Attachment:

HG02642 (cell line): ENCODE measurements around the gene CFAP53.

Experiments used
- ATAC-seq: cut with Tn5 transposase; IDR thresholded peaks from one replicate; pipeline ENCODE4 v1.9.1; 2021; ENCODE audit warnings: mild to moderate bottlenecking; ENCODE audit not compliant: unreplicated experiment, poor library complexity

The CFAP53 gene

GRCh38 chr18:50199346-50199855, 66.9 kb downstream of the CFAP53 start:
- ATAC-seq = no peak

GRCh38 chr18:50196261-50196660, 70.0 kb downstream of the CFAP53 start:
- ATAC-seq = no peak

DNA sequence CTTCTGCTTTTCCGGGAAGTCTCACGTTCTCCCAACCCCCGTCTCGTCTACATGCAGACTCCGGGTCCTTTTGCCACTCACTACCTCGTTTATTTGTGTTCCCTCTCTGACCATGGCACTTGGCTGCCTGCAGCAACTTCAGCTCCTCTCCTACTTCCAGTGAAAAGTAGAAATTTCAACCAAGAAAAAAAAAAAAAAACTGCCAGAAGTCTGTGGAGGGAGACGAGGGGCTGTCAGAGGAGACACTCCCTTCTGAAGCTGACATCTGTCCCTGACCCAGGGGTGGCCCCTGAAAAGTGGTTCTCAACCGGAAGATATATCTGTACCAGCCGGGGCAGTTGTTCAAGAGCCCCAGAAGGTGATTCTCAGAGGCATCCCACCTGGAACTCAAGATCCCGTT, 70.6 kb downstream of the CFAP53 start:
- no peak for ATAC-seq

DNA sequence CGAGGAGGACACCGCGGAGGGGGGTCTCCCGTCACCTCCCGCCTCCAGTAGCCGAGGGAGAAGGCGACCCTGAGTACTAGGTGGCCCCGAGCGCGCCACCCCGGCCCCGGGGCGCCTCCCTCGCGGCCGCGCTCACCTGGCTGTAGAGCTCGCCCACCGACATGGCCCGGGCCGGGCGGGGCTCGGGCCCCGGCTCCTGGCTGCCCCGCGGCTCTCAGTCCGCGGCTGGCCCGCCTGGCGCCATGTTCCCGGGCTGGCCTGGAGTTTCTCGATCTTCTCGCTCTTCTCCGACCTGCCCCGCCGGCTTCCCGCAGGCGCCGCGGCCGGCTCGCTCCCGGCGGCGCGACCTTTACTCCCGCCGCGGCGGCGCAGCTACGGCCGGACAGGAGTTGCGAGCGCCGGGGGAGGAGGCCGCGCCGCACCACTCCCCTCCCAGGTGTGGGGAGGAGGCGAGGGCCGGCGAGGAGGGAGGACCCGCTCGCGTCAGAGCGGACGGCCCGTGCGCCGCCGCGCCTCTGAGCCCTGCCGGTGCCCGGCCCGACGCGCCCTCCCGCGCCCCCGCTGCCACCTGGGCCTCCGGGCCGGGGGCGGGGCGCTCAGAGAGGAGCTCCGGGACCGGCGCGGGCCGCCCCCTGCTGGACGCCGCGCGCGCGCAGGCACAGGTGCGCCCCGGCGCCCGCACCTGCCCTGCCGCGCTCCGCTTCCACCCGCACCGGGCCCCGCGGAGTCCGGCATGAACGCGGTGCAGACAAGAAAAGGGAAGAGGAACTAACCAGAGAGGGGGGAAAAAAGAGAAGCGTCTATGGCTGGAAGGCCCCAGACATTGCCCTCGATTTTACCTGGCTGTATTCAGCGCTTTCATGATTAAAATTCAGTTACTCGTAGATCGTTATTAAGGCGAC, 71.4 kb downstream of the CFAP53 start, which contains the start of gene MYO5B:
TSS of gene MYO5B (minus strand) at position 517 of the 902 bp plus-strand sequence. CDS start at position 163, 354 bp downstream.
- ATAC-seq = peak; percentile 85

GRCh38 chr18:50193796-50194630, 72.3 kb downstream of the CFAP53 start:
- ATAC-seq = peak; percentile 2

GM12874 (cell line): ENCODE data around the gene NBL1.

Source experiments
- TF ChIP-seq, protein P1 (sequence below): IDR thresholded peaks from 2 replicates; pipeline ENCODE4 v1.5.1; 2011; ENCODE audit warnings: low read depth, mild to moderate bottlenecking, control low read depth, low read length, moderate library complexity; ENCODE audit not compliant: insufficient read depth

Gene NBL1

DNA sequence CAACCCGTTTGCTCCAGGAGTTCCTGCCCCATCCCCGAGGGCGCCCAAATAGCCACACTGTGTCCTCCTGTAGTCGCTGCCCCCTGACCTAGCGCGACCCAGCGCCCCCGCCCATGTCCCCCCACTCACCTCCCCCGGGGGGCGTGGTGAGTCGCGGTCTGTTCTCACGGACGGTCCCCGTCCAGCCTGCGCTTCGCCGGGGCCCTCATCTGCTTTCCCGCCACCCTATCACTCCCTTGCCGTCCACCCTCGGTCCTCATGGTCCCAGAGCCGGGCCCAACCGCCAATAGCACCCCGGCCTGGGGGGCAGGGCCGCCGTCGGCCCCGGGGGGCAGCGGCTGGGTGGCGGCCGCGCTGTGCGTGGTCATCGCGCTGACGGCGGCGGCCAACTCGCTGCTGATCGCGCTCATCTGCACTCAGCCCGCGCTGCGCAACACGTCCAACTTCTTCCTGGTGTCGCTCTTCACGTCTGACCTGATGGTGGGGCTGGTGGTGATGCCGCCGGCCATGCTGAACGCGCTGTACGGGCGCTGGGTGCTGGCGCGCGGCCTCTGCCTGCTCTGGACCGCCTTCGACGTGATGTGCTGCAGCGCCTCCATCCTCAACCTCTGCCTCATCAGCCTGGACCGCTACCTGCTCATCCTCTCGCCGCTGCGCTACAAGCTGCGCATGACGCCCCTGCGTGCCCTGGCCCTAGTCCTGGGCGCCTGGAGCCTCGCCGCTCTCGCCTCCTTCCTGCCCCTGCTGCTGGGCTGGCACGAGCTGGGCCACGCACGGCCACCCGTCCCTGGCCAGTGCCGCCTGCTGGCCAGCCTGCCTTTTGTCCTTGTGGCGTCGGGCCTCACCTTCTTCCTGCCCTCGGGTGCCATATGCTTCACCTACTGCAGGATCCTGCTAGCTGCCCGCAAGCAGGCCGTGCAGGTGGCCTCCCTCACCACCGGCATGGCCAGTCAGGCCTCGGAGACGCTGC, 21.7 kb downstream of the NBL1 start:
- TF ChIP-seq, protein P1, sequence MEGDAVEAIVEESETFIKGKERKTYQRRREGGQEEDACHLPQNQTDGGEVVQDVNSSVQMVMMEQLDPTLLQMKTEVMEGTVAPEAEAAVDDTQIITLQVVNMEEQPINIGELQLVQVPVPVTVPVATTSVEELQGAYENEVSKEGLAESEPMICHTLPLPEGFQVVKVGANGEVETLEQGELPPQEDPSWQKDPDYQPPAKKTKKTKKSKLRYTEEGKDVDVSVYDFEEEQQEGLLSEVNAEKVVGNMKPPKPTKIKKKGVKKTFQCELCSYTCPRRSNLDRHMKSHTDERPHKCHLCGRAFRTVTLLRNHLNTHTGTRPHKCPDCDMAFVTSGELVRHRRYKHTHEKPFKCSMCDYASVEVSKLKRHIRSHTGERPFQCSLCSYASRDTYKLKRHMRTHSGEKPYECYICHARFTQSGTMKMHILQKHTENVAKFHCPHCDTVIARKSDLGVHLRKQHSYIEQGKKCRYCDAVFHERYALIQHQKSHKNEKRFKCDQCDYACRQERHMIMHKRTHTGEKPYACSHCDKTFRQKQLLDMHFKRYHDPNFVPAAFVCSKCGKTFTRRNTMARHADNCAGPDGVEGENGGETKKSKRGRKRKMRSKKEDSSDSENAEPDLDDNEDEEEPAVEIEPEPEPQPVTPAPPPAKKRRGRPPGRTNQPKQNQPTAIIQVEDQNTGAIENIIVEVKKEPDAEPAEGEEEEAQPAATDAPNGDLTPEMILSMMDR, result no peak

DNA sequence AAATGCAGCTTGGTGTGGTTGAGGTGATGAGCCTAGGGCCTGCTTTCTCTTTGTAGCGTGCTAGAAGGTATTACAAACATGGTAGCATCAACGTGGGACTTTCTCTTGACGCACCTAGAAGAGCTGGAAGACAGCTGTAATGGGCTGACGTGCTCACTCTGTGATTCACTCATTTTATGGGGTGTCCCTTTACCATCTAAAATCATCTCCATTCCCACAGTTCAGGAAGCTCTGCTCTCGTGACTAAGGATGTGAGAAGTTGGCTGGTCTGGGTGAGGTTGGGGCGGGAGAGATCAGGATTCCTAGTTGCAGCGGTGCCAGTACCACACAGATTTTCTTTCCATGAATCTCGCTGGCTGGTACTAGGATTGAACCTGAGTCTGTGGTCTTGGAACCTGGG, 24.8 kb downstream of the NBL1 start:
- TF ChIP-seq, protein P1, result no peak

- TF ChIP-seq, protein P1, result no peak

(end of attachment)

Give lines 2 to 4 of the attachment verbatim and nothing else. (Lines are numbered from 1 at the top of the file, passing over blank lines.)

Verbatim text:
Experiments used
- ATAC-seq: cut with Tn5 transposase; IDR thresholded peaks from one replicate; pipeline ENCODE4 v1.9.1; 2021; ENCODE audit warnings: mild to moderate bottlenecking; ENCODE audit not compliant: unreplicated experiment, poor library complexity

The CFAP53 gene